In October 2011, the Rt. Hon. Sir Desmond de Silva PC QC was requested by the Secretary of State for Northern Ireland (Mr Owen Paterson MP) to review aspects of this murder.  Sir Desmond's brief was:
Drawing from the extensive investigations that have already taken place, to produce a full public account of any involvement by the Army, the Royal Ulster Constabulary, the Security Service or other UK Government body in the murder of Patrick Finucane.
The Review will have full access to the Stevens archive and all Government papers, including any Ministry of Defence, Security Service, Home Office, Cabinet Office, or Northern Ireland Office files that you believe are relevant. The account should be provided to the Secretary of   State for Northern Ireland by December 2012, for the purpose of publication.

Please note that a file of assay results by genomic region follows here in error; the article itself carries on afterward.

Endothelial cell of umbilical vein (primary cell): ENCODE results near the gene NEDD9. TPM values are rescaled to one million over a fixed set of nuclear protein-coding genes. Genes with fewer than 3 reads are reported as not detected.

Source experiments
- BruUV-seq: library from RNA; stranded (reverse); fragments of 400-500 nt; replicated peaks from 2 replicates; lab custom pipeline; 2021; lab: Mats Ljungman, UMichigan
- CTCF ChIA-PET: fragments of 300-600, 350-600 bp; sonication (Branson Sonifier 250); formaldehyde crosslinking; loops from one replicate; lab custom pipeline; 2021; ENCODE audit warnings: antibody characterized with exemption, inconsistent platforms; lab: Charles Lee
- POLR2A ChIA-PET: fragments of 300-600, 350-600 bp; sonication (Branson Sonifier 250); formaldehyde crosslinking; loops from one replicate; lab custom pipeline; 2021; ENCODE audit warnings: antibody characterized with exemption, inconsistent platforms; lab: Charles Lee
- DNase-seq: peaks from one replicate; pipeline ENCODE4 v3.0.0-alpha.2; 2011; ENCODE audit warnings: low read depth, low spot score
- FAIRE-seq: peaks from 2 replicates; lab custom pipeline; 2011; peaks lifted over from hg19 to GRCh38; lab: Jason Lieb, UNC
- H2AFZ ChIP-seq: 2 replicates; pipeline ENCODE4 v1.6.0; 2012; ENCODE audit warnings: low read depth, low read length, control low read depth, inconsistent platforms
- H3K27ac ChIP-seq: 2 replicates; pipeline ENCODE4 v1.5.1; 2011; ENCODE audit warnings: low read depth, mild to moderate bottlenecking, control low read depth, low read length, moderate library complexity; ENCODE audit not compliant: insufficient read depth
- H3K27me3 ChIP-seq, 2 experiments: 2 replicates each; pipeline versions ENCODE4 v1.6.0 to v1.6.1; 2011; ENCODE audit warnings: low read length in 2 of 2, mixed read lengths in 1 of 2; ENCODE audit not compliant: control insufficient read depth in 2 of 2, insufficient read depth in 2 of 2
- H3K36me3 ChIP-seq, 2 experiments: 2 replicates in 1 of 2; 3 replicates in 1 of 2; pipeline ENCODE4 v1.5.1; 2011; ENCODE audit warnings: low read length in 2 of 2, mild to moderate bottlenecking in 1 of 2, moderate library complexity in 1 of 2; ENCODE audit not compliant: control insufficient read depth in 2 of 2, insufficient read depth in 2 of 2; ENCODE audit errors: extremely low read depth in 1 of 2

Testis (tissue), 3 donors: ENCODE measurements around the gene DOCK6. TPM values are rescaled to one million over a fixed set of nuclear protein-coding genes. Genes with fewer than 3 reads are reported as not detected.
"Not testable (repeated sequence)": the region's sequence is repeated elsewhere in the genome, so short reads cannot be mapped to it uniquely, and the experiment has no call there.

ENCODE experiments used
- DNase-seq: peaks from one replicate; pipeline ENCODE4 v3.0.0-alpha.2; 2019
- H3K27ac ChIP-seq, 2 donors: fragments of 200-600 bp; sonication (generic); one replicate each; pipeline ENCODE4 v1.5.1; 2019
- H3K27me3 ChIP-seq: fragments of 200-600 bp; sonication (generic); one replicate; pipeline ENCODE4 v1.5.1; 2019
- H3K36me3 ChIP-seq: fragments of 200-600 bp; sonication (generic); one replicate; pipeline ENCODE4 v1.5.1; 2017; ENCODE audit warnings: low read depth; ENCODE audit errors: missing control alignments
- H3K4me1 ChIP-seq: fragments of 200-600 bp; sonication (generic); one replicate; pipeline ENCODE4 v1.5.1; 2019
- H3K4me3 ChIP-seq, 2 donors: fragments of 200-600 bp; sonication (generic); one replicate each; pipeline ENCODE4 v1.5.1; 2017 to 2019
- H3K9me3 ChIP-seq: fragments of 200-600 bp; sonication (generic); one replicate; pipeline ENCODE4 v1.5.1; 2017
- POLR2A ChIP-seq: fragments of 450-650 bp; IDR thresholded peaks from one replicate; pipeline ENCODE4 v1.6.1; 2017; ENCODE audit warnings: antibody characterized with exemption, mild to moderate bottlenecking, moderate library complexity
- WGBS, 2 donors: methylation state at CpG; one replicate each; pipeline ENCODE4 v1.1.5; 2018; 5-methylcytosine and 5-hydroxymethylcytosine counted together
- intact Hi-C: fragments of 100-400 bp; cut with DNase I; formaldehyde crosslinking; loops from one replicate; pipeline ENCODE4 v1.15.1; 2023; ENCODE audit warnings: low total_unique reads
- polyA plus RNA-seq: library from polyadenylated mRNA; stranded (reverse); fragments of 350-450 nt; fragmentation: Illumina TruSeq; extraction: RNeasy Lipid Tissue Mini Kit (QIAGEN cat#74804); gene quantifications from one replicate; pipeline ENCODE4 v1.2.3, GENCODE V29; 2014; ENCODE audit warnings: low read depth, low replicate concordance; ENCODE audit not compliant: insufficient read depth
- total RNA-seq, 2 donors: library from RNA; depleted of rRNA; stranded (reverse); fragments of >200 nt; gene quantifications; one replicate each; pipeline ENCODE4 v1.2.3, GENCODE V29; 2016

Tuesday 11 December 2012

Press regulation ~ The Labour Party's Draft Bill ~ a new role for the High Court?

The Guardian has linked to a draft Press Freedom and Trust Bill published by the Labour Party.  They are keen to provide a form of statutory underpinning for an independent press regulator.  It is a short bill - as bills go!

Clause 1 of the Bill is a guarantee of media freedom and independence.  This will be achieved by placing a duty on the Secretary of State, every Minister of the Crown and every other person exercising any public function relating to the media to uphold the freedom of the media and its independence from the executive.  Such duties are, in their nature, imprecise and they are usually enforceable only by political means - perhaps including public opinion.  Of course, the fact of including a guarantee of media freedom in a statute might be seen to have made it, effectively, something in the gift of the politicians as opposed to a basic fundamental of democracy.  The guarantee offered by Clause 1 would be in addition to the Convention rights of any person - where "convention rights" are those rights protected by the Human Rights Act 1998.

Clause 2 is concerned with an independent and effective system of self-regulation by the press.  The word "press" has a wide definition and will include online content published by newspapers.